Above the kitchen, the eastern clerestory windows bring the morning light in, connecting the inhabitants to the changing light throughout the day. Yet the design does not simply flood the space indiscriminately with light – in the Prahran House light is carefully controlled. Black blades diffuse and direct the light from the clerestory window and the window above the sunken lounge. The blades create a distinctive, almost film noir, stripe of light and shade, softening the potential harshness of the light. Very little direct lighting is used – the raked ceiling is devoid of downlights, creating an even plane ‘that becomes an illumination tool’, Rob explains. Hidden LED lighting below the clerestory window illuminates the plane, reflecting the light back down into the space, while a single task light hangs above the island bench.
The kitchen is the heart of the new design, joining the addition to the original house it is the zone through which the living and dining rooms are accessible. American oak joinery creates warmth and a contemporary seamless facade, while a butler’s pantry behind the main kitchen hides the more utilitarian kitchen functions. There are a large number of appliances in the house and the client, originally from New Zealand, requested Fisher & Paykel. Rob explains the client had a previous experience with their products, ‘and we liked that they could offer a few things that were a bit different’.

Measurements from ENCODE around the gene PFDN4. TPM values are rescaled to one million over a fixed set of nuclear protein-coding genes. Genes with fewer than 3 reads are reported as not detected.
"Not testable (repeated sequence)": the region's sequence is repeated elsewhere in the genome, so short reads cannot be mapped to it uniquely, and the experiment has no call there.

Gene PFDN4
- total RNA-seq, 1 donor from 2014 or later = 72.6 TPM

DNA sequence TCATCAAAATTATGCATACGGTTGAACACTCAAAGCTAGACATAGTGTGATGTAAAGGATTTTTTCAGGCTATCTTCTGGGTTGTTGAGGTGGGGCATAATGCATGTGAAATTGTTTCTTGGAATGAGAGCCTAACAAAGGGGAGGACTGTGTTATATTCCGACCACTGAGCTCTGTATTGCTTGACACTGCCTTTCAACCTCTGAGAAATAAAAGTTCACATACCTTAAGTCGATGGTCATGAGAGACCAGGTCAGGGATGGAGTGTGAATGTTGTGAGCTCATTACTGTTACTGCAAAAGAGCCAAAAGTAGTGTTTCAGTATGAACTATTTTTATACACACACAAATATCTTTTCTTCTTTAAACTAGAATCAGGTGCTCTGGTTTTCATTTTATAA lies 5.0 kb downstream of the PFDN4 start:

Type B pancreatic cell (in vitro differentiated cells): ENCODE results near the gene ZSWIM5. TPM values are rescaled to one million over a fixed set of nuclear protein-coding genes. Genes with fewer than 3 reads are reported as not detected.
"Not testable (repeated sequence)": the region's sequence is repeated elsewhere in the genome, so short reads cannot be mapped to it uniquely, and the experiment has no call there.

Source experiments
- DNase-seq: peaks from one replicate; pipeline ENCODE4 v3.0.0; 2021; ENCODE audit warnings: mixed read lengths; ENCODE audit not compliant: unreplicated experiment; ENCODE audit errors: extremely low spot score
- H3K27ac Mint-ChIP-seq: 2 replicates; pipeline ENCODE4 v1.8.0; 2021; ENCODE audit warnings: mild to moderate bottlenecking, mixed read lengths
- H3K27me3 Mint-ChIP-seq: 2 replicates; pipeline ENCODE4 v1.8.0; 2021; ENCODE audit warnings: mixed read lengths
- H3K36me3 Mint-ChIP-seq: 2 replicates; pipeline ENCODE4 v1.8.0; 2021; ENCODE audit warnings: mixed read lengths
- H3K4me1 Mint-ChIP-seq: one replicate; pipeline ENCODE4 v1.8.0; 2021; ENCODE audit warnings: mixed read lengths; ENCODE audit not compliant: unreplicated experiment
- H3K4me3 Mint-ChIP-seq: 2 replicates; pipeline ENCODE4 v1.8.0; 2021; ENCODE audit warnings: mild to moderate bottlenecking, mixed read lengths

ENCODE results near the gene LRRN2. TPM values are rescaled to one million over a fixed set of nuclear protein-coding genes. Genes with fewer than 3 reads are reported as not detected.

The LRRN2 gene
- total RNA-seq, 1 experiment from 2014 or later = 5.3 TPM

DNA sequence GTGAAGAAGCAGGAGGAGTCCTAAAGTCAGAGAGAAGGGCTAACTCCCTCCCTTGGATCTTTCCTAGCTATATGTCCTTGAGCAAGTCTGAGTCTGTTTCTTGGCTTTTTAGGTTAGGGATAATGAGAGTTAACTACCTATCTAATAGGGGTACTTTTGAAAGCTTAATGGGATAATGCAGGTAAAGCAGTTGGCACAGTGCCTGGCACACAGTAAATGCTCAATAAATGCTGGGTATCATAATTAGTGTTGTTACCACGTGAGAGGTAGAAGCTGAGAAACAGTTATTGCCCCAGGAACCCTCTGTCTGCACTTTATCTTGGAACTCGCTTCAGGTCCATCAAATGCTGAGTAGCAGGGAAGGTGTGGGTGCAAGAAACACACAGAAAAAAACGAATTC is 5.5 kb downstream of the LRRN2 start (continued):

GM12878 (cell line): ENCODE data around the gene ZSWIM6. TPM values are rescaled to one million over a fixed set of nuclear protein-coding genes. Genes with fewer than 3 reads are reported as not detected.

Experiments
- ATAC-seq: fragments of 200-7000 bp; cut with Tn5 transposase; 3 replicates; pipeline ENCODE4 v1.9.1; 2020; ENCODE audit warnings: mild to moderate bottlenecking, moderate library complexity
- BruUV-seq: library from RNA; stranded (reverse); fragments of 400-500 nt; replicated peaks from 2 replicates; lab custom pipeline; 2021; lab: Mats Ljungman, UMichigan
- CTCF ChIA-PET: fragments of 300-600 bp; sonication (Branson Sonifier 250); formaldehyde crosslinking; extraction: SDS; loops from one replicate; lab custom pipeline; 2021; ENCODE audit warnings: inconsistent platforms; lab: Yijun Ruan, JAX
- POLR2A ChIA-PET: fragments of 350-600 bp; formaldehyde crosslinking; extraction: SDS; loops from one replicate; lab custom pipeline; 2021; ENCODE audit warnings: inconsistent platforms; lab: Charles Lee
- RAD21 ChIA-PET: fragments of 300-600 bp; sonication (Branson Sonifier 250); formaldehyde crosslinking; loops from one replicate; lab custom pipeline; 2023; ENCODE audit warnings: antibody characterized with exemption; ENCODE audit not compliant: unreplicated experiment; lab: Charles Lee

The 90cm pyrolytic oven was chosen as it offered the increased width for a built-in oven, paired with a 90cm induction cooktop. Both kitchen and butler’s pantry include a DishDrawer, and an integrated refrigerator-freezer hides behind the American oak cabinetry in the main kitchen. The kitchen expands out onto the deck and garden and contains a CoolDrawer for drinks and a Fisher & Paykel DCS grill. In parallel with the appliances integrated into timber joinery inside, the outdoor kitchen is screened by timber battens, integrating it with the architecture. Since specifying all Fisher & Paykel appliances in the Prahran House, Rob reflects ‘It’s great to see someone thinking differently about appliances. They’re testing new ideas and there’s a real sense of innovation’.
While the expanses of glass that stack into the wall cavities and the warm, light timber create a sense of lightness and openness, the design is grounded by huge cast in-situ concrete walls. Bookending the kitchen and dining spaces, the concrete is tactile and solid, its volume enhancing the angles of the raked ceiling. The unadorned concrete walls further contrast with the period architecture of the original house, serving to highlight the new addition. Solid concrete also provides thermal mass and is acoustically interesting, Rob explains. ‘There’s something nice about the seamlessness to it and the fact that you mould it and pour it’, he says.
Working with light, space, and form, the Prahran House delicately balances an open living environment with separate zones and spatial elements appropriate for each area. Old and new are respected for their different qualities and used to define the public and private areas of the home. The sense of structure this achieves is carried through to the new open living environment, exploring a new typology for open, connected living.